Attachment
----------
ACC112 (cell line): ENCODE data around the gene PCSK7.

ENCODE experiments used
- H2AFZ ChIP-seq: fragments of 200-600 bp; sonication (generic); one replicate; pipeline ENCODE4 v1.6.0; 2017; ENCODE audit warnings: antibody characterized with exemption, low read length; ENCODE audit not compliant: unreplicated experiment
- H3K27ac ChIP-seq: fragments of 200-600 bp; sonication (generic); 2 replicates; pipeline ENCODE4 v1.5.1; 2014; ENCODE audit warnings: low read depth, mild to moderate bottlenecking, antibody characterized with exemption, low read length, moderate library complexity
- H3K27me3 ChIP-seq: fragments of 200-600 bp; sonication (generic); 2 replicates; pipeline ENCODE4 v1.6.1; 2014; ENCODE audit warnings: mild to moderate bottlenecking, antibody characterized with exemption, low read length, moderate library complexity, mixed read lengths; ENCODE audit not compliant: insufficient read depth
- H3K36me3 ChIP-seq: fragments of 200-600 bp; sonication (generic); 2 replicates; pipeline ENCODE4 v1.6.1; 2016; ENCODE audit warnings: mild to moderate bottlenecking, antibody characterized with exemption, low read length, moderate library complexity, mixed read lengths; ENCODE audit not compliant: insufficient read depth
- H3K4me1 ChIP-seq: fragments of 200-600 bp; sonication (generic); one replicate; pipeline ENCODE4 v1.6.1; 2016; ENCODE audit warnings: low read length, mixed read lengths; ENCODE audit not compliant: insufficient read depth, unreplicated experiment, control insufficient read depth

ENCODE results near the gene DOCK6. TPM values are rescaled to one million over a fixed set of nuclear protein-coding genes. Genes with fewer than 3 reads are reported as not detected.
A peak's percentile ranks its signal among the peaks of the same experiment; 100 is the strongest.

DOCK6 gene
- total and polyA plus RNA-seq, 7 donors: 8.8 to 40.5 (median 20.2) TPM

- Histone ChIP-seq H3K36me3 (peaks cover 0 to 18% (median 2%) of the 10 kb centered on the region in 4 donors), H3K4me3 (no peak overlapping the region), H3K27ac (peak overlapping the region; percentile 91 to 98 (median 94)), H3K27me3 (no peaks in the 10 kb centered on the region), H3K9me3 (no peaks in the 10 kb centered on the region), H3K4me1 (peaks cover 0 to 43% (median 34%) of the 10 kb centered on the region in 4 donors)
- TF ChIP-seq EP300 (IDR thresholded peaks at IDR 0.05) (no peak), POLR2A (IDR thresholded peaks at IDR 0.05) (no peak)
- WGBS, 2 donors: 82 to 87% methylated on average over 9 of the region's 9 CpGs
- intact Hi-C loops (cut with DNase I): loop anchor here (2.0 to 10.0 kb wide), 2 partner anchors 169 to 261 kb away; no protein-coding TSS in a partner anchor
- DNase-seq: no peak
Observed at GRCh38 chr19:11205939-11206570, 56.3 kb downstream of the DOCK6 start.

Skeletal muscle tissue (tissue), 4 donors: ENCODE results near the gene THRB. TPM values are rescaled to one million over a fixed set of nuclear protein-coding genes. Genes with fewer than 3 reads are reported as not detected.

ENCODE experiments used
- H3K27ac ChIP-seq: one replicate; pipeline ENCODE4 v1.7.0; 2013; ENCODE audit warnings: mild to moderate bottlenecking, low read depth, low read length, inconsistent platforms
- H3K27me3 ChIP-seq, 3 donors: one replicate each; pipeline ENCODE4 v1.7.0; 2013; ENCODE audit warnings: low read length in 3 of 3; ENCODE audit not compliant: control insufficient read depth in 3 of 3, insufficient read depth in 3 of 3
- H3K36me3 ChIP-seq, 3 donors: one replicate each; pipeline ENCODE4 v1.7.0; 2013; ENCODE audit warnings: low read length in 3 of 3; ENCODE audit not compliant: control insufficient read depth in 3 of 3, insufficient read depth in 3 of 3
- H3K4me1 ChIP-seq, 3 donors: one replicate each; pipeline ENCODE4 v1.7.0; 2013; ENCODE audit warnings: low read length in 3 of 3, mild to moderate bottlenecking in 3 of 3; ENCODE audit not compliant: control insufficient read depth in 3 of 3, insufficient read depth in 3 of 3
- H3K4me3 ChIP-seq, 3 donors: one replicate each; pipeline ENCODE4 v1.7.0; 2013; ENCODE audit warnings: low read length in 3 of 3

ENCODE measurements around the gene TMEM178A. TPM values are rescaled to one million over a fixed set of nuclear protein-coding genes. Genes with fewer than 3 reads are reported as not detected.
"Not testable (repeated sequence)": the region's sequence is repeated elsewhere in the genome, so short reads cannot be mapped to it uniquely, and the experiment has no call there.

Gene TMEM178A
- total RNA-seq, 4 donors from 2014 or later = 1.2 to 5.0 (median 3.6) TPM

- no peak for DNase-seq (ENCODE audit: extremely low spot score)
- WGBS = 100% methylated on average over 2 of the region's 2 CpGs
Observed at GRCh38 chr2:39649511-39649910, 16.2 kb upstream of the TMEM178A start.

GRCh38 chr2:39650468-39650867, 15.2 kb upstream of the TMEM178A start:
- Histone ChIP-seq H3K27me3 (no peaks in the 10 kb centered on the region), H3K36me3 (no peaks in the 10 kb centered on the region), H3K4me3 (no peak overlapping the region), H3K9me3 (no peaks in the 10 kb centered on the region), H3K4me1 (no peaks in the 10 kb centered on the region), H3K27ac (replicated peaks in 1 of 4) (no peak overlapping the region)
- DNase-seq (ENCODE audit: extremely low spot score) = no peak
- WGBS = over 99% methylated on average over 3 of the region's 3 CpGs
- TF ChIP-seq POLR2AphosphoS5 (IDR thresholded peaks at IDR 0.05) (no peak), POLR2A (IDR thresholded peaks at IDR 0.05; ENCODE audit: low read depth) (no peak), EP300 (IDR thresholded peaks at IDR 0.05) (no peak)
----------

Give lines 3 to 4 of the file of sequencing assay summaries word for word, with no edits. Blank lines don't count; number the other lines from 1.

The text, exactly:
- H2AFZ ChIP-seq: fragments of 200-600 bp; sonication (generic); one replicate; pipeline ENCODE4 v1.6.0; 2017; ENCODE audit warnings: antibody characterized with exemption, low read length; ENCODE audit not compliant: unreplicated experiment
- H3K27ac ChIP-seq: fragments of 200-600 bp; sonication (generic); 2 replicates; pipeline ENCODE4 v1.5.1; 2014; ENCODE audit warnings: low read depth, mild to moderate bottlenecking, antibody characterized with exemption, low read length, moderate library complexity